It’s only an hour, but it can take a toll on our sleep memory, clarity, energy and mood. These simple tips will help you tackle the grogginess and wake up like a champ.
Going to bed a little earlier each night about a week BEFORE the spring time change. But…since the clocks spring forward in less than 48 hours (from the time of this writing), we’ll focus on what to do after daylight savings starts.
It’s highly important any time of the year, but especially now. Creating an atmosphere that promotes sleep in your bedroom can help you achieve the most productive night of sleep:
- Keep the temperature cool.
- Keep the room dark and quiet.
- Make your room a device-free oasis.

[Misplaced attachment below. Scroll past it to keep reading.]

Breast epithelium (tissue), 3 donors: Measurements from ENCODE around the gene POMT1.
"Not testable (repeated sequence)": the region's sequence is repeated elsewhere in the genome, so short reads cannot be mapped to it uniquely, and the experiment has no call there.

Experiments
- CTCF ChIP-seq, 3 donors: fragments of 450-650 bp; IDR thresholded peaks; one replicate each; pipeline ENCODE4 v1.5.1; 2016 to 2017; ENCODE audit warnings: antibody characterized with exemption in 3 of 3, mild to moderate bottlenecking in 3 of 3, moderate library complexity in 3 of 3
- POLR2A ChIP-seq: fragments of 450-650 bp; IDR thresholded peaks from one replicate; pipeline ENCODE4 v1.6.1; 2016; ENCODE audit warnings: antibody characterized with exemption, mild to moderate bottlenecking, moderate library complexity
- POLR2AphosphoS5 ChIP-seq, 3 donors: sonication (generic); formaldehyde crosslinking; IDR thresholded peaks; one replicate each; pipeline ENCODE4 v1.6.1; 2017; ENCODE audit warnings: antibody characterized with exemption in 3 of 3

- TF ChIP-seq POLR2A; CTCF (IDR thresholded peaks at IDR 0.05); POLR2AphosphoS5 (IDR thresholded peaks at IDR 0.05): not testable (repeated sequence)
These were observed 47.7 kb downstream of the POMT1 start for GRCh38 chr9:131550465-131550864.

- Turn off all electronics at least one hour before bedtime.
- Sleep with a sleep mask.
- Get up and go to bed about the same time every day, even on the weekends.
Stop eating 3 hours before bedtime.
If the body is too busy digesting food to go into precious deep, restorative sleep, you will definitely feel it in the morning (and it may wake you up in the middle of the night too.)
It’s tempting to reach for that first, second and third cup to offset the tiredness, but caffeine keeps your body wired, even up to 10 hours after you’ve sipped it.
Get exposure to morning light.
Getting in the sun, even for a 10 minutes in the morning, will help regulate your internal clock.
There is nothing woo -woo about this one. Deep breathing, progressive muscle relaxation or listening to a sleepy-time meditation can do wonders to calm the mind and body.
Wake up to light.
Invest in an alarm clock that also simulates morning light.